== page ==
Mortal Kombat X – Android
Release Date (NA): May 4th, 2015
Developer: NetherRealm Studios
Publisher: Warner Bros. Interactive Entertainment
Nerd Rating: 7 out of 10
Update: Due to some recent updates to the app, I’ve tacked on some additional information at the very bottom in red. The review as originally written is previewed below!
Original review from June 9th, 2015
Normally I don’t pay all that much attention to tie-ins and gimmicks such as these, but after hearing of a number of unlockable costumes that could only be accessed via the “MKX App,” I decided to give it a shot. Besides, I just recently got myself a brand new Galaxy Tab A to replace my aging (and honestly, quite shoddy) Galaxy Tab 3 and it seemed as though this memory-intensive program would be the perfect test of the tablet’s abilities.
I’m giving Mortal Kombat X on the Android a soft 7 – not compared to today’s console games but compared to today’s mobile games. It’s definitely a companion piece to the console version, though it could be seen as a relatively decent “poor man’s MKX” and the two games are different enough from each other that you won’t feel like you’re wasting your time with a scaled down version on your mobile device. It’s structured like a collectible card game. It starts the player off with a few random “cards” and one must build their collection from there.
Each card represents a character or variation thereof of an actual MKX character, with a few “grunts” added such as a Lin Kuei solider, Shirai-Ryu ninja, Saurian, etc. The cards have stats like health and power, as well as associated special moves, themselves at levels 1, 2, and 3, each of which can be upgraded several times. There are also support cards to augment the character cards, increasing things like health, recovery, and strength, as well as equipment cards that can be moved from character to character. The character cards themselves are ranked as either bronze, silver, or gold, ultimately determining their starting attributes. For instance level 10 gold card could easily hold its own against a level 20 silver card.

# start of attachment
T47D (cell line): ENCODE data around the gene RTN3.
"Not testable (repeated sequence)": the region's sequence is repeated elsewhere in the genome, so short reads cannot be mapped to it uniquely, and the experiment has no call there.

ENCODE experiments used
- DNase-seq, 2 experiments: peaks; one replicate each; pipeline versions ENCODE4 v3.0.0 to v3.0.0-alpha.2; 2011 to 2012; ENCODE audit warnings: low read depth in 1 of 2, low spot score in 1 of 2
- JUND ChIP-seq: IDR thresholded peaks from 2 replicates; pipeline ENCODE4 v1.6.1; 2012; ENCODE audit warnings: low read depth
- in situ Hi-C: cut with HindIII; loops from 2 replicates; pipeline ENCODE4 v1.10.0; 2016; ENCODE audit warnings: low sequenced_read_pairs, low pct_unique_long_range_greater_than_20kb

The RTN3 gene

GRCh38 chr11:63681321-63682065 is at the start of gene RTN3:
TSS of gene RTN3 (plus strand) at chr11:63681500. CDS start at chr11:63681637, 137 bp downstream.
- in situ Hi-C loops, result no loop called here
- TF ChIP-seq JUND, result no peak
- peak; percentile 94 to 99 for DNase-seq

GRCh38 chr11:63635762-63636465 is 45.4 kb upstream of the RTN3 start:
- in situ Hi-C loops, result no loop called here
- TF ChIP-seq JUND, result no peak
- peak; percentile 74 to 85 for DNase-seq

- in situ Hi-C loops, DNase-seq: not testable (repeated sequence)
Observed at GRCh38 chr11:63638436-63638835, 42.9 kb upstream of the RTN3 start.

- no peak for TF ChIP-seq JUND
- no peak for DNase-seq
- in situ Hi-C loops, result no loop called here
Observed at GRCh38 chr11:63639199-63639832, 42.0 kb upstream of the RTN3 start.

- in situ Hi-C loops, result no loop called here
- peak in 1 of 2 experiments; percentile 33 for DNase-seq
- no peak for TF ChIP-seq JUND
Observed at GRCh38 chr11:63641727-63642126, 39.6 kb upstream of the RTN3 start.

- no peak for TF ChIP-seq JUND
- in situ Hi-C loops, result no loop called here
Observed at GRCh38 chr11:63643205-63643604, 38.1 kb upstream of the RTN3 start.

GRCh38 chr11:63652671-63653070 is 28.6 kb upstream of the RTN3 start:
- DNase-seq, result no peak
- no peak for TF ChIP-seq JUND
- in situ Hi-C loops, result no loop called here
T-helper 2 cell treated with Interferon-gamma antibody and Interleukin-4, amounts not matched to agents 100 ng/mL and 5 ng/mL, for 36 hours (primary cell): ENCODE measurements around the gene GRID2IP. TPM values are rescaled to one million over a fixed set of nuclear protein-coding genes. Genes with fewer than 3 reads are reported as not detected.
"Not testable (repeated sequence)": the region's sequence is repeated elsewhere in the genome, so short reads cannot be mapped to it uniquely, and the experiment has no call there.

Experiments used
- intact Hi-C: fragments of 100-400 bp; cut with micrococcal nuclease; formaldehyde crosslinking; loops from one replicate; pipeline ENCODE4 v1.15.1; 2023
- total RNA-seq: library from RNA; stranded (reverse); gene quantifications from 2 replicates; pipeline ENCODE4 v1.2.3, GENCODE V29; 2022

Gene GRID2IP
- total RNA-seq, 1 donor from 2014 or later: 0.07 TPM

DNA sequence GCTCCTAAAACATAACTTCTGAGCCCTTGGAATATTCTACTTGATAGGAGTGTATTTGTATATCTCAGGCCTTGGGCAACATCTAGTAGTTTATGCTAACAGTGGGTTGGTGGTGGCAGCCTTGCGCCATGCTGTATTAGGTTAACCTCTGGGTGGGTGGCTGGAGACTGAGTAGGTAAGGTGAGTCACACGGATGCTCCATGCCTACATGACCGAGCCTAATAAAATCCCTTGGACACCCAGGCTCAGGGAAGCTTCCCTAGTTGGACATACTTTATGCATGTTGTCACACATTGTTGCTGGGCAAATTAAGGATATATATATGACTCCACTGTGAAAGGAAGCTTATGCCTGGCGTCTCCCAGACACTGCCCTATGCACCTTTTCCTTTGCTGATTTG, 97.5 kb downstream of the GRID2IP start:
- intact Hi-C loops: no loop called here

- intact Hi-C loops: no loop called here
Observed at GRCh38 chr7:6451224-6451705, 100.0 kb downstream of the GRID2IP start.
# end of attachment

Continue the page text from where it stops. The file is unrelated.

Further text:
Cards can be bought with the money earned in-game from fighting matches. Many of the support cards can be found randomly, and cards can be bought at random using another form of currency, “alliance koins.” Ideally, one uses cheaper bronze cards to begin with, levels them up, and earns enough money for silver cards, and then they are leveled up and used to earn money, resulting in the purchase of gold cards. It’s advantageous to procure as many gold cards as possible as quickly as possible; it takes the same amount of time to level up a gold card as it does a bronze card, but a gold card is far more powerful.
So what does this plethora of stats, upgrades, leveling, support cards, and more actually do? They all act to determine the results of actual combat. Unlike a real world card game, results are not determined purely by card statistics or randomizers such as dice. No, the players are able to engage in an actual fighting game! MKX does a nice job at balancing the strategic and collecting aspects with physical combat. Stronger characters often best weaker characters in battle, though there is a significant range where combat prowess matters – for instance a level 38 card versus a level 41 card does not automatically mean that the latter will win. Besides ancillary aspects like special moves and their upgrades and any attached support cards, the outcome is also dependent on how well one can “fight,” in an albeit limited but functional form.
Fighting is done through tapping one’s fingers on the screen. Blocking is done by holding 2 fingers down. It’s a tricky balance scoring hits on your opponent without letting them score hits on you and it’s actually a good deal more fun than it sounds. It takes some time to figure out the best strategy when it comes to making the most hits and blocking your opponents’ hits. Special moves and their timing also play a crucial role in combat (often inflicting significant damage or doing things such as draining their special move meter, stunning them, or setting them on fire) and are themselves composed of small events to determine the percentage of damage dealt (such as quickly tapping circles, swiping a certain area rapidly, and so on).